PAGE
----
Drilling activity in British waters fell by 25% in the past quarter, according to figures released today.
Firms operating on the UK continental shelf (UKCS) only drilled five exploration and four appraisal wells in the three months, compared with 12 in the final quarter of 2010.
The figures, revealed in business adviser Deloitte’s north-west Europe review, show UKCS drilling activity for the first three months of 2011 was also down 25% year-on-year.
Analysts at Deloitte’s petroleum service group said that, while the drop could not be attributed to Chancellor George Osborne’s £10billion tax raid on the industry, it could set the pattern for activity in the future.
In Norwegian waters, new drilling activity was nearly 25% higher between January and March 2011 compared with the fourth quarter of 2010.
Graham Sadler, managing director of Deloitte’s petroleum services group, said: “It is important to clarify that we are talking about a relatively small number of wells that were drilled during the first quarter of the year – the traditionally quieter winter months – so this is not, in itself, an unexpected decrease. The lead-in time on drilling planning cycles can be long, even up to several years, so any impact from the recent changes to fiscal terms are unlikely to be seen until much later in the year.”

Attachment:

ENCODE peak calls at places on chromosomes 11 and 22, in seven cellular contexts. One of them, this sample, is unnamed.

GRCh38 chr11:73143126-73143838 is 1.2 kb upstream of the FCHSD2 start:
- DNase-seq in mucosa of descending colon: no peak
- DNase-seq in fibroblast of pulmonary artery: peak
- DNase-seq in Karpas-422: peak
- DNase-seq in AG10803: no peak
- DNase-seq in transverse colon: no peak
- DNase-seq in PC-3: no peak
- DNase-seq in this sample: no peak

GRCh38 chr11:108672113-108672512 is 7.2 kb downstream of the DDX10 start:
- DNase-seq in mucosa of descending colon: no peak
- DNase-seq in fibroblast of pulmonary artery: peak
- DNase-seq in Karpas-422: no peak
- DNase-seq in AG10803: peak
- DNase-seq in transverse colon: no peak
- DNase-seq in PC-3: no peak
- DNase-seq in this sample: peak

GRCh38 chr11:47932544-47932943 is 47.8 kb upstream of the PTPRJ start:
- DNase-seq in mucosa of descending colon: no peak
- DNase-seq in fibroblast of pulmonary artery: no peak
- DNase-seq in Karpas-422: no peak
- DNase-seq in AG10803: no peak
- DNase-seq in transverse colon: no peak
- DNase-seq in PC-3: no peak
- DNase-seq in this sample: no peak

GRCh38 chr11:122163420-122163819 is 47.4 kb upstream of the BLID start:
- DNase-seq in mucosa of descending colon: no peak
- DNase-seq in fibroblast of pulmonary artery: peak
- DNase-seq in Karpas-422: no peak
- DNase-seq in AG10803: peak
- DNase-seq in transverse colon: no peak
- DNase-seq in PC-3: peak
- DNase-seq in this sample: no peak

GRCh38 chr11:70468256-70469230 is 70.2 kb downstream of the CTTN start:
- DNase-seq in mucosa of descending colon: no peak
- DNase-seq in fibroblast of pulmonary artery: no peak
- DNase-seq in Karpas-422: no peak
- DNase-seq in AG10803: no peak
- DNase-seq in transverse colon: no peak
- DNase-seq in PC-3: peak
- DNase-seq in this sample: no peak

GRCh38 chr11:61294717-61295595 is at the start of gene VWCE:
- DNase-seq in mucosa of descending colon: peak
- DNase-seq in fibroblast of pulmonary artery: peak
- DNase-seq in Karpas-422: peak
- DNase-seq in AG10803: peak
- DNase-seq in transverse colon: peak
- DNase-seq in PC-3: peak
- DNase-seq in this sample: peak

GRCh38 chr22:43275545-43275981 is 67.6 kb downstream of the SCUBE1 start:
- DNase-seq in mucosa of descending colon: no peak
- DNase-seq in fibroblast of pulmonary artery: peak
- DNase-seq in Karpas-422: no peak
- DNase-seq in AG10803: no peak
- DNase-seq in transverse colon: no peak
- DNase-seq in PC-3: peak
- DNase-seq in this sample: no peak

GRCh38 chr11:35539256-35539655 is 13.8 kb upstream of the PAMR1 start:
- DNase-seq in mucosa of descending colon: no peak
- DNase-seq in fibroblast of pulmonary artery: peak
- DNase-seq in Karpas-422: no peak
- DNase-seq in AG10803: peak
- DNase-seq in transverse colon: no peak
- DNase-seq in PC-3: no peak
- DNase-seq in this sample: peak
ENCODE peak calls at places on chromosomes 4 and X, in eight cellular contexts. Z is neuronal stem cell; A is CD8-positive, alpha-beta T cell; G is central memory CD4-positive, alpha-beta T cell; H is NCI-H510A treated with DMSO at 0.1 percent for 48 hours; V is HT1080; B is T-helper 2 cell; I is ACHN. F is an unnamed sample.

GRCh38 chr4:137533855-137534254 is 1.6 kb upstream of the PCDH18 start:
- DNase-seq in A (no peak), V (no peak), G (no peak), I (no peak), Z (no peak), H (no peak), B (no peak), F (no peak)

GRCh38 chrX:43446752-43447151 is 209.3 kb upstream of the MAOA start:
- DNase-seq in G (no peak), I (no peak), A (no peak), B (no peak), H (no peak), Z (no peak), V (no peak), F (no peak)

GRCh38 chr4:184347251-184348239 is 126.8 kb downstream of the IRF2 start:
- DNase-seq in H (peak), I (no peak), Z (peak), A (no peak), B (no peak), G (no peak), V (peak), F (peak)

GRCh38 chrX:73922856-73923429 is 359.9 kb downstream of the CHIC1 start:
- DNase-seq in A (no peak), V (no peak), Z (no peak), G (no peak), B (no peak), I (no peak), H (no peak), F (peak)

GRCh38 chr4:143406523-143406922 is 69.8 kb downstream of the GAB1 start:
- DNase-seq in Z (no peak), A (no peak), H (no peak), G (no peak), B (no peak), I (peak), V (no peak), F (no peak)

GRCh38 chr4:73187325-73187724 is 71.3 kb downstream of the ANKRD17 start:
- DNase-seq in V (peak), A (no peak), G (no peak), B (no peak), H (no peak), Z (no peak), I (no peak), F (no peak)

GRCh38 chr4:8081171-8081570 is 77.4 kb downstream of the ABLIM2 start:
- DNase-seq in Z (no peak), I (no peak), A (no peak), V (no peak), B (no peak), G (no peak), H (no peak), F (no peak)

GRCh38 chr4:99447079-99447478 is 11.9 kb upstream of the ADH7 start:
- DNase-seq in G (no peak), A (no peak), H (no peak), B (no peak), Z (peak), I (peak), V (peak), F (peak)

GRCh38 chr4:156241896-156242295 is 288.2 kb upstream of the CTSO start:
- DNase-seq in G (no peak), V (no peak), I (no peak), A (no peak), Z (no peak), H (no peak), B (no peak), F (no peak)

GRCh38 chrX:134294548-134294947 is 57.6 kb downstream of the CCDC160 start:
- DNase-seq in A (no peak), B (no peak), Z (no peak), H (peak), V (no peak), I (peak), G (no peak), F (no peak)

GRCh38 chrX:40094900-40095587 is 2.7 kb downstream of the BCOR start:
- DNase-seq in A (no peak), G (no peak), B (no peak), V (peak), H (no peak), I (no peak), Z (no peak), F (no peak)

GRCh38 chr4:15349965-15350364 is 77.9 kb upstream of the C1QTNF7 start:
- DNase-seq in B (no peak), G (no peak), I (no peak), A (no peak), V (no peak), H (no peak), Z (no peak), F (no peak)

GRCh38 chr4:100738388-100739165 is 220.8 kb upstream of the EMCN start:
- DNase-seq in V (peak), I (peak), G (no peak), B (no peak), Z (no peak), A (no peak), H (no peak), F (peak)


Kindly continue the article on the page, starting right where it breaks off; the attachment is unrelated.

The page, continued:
Mr Sadler said there had been signs UKCS operators had been optimistic about the future of the region before Mr Osborne’s Budget announcement.
He added: “What is clear is that, despite the decrease in drilling activity towards the end of last year and during the first months of 2011, the outlook for exploration and appraisal activity in the North Sea appeared positive.
“The oil price continued to rise and there were indications that this, combined with earlier UK Government tax incentives, was encouraging companies to return to their pre-recession strategies. Since the Budget, a number of companies have announced that they intend to put appraisal and development projects on hold and we will have to wait to see the full effect of this change on North Sea activity levels over the coming months.”
The figures revealed the central North Sea saw the most new activity in the first quarter of 2011. Of the nine new exploration and appraisal wells from the past quarter, five were drilled in the central region compared with two in the southern North Sea and one each in the north and on the Faroe-Shetland escarpment.